How to Get a Puppy to Sleep at Night!

How to get a puppy to sleep

Many first-time puppy owners find themselves at their wit’s end trying to get their new puppy to sleep at night. 

Never fear — our One Step Ahead Method is based on evidence from some of the world’s top trainers, and it’s guaranteed to have you and your pup snoozing peacefully through the night in no time!

How to Get Your Puppy to Sleep at Night

Many of us don’t realise exactly how important our sleeping pattern is until it’s disrupted. We find ourselves snapping at co-workers, zoning out on our morning commute, and on the verge of tears or explosion at inconveniences we’d usually dismiss with a shrug of our shoulders.

Just ask any new parent – and pet parents are no exception! So how can you get your puppy to sleep through the night so that you can get some rest?

Sleeping puppy 🐾

Not getting enough sleep is certainly bad for owners, and it’s not great for puppies, either. All the best training programmes require you to start your training early and face your dog with calm, assertive energy, and it’s difficult to find your chill when you’re so tired that you could cry.

Let’s set some reasonable expectations here — when you first bring your puppy home, they’re entering a new, strange space that they can find quite scary, and their tiny baby bladder just can’t do the job for a full eight hours. You’re not going to have a good night’s sleep for a while!

However, a good sleep training routine can make the difference between weeks and months of lost shut-eye.

That’s why we’ve taken tips from experts Cesar Milan, Doggy Dan, Patricia McConnel and Rebecca Settler and used them to formulate our very own One Step Ahead technique.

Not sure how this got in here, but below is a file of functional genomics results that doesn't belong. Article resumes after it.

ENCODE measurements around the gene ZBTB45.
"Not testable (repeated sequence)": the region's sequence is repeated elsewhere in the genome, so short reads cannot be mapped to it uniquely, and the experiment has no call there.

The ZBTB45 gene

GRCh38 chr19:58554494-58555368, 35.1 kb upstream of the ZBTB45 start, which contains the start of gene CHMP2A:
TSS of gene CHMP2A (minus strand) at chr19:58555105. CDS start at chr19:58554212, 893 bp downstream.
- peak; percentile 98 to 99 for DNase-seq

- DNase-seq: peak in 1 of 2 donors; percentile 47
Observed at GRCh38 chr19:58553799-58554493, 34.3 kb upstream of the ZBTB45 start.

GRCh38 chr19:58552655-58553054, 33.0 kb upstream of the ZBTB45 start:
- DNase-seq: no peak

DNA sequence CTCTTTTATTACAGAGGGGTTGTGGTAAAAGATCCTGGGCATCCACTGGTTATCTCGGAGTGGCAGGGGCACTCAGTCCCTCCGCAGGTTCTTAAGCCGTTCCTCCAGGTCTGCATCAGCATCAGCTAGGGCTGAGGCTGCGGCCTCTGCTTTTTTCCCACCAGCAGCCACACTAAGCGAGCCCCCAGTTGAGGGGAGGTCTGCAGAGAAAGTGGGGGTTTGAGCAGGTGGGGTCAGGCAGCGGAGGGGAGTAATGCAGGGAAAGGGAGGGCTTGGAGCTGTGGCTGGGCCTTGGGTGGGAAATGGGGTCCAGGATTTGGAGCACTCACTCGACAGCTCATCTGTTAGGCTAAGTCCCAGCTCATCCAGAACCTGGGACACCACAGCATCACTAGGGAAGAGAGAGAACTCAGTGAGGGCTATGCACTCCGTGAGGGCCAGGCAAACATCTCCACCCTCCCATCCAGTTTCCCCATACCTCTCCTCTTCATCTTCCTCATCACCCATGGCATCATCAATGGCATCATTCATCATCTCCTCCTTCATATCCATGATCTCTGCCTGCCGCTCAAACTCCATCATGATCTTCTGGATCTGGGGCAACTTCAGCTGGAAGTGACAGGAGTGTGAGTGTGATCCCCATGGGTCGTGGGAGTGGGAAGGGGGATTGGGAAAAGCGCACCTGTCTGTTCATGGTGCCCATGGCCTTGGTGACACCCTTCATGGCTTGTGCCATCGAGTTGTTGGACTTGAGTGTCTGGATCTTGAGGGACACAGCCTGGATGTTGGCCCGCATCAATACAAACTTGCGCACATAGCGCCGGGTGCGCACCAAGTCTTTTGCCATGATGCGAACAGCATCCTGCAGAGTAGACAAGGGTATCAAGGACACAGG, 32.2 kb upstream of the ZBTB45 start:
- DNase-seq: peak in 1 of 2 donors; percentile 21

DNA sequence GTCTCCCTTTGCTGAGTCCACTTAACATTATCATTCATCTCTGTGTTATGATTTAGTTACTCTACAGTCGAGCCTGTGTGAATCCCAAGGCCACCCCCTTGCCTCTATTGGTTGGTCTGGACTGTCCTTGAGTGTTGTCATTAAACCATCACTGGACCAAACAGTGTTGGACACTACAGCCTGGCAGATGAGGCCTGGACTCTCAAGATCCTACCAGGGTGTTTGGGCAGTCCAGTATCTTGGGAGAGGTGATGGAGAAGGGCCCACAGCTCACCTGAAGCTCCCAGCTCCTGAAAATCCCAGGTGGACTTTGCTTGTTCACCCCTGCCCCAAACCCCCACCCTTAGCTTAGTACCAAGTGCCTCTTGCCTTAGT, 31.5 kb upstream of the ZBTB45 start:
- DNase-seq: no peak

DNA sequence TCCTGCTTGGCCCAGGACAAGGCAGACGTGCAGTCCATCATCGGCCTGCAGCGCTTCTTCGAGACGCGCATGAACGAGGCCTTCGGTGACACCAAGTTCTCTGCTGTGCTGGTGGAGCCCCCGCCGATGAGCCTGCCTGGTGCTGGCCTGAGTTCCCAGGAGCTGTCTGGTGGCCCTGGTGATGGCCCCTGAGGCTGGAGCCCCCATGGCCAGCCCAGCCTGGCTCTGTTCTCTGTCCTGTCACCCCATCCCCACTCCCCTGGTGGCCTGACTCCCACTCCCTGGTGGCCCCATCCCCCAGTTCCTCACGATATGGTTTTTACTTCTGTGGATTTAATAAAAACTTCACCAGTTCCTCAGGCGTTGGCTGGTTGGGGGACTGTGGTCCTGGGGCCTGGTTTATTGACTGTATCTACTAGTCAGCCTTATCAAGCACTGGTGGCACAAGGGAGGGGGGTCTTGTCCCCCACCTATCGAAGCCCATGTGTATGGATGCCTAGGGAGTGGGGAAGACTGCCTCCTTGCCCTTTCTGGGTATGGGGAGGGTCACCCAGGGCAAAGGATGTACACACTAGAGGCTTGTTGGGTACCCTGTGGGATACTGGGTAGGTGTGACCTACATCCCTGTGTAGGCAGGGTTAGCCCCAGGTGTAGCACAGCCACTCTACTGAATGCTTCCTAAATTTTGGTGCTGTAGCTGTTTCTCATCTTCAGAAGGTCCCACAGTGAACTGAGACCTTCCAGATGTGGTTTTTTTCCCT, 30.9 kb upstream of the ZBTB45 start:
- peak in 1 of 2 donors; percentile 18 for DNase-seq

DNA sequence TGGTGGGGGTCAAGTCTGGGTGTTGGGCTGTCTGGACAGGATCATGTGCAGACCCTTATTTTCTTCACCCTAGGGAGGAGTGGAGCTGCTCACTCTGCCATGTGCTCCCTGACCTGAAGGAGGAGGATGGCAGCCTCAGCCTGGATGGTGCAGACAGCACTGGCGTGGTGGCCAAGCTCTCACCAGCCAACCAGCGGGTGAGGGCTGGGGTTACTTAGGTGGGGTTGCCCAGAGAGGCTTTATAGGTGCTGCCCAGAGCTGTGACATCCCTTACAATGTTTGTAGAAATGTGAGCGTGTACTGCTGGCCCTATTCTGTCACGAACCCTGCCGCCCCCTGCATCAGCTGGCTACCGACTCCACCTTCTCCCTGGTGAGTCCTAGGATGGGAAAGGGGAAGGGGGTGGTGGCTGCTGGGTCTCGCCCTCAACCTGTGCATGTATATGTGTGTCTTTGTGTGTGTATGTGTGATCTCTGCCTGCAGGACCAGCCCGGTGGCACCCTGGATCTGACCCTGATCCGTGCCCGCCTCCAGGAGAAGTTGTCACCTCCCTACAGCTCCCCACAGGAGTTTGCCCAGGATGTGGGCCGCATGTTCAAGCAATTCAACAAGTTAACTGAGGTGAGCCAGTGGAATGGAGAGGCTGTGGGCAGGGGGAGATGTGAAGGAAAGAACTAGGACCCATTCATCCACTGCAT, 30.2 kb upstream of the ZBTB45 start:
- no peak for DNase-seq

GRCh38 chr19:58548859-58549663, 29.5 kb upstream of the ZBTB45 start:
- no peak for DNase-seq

This simple method should see you and your new best friend sleeping on the same schedule as soon as possible!

The One Step Ahead Method is easy to follow, designed to anticipate your pup’s needs, and based on the best evidence available.It covers everything from food to toilet breaks to how to burn off your puppy’s energy! We’ll give you all the details later on, as well as some true stories from the frontline of sleep training, but let’s get some basics out of the way first

Where should my puppy sleep?

While the experts are divided on the ideal permanent sleeping spot for your new best friend, almost all agree that your puppy should spend the first night (if not the first few nights) sleeping in the same room as you. Depending on where you got your dog from, this may be their first night sleeping away from their littermates!

Right now, what your pup needs is to feel safe, and having them as close to you as possible is the best way to calm them down. Having your puppy sleep in your room is also a great way for them to begin learning your sleeping pattern — and they’ll have to sync with your schedule eventually.

Where should your puppy sleep?

Some trainers, like online training guru Doggy Dan, believe that giving your dog a permanent basecamp in your bedroom decreases their likelihood of seeing you as the ‘pack leader’, and that this can make them anxious and more likely to challenge your authority.

But Rebecca Settler, author of ‘Puppy Sleep Training- The Exhausted Puppy Owner’s Nighttime Survival Guide’, makes the case that since dogs are pack animals, sleeping with members of the pack is likely to make them calmer, and that bedding down in your room is great training for a guard dog.

Wherever your pup ends up resting their head long-term, the first thing you’ll need to do is construct a comfortable, welcoming sleeping area.

Setting the scene: Essential Puppy Props

So how do you create the perfect puppy snooze zone?

Cesar Milan, the Dog Whisperer himself, advises leaving no hard surfaces uncovered.


“Everything in the area should be padded, or covered with towels, blankets or newspaper.

If you’ve got your dog from a breeder, ask them if you can have something soft (a blanket, towel or toy) that smells like their litter-mates. 

You may even be able to give your breeder something that you own in advance!

It might also be a good idea to add something with your scent on it to the area — it should get your puppy used to seeing you as part of the family!

It’s also a good idea to add a toy, for comfort, entertainment, and night-time chewing!”

— Cesar Milan

A particularly nervous pup might get benefit out of something warm, like a hot water bottle, and something that simulates a mother’s heartbeat. You can use an old-school alarm clock covered in blankets, or buy a toy specifically designed for that purpose.

Rebecca Setler believes that a crate or pen is absolutely essential, and that even if your puppy is sleeping in a bed, that they’ll need to be confined.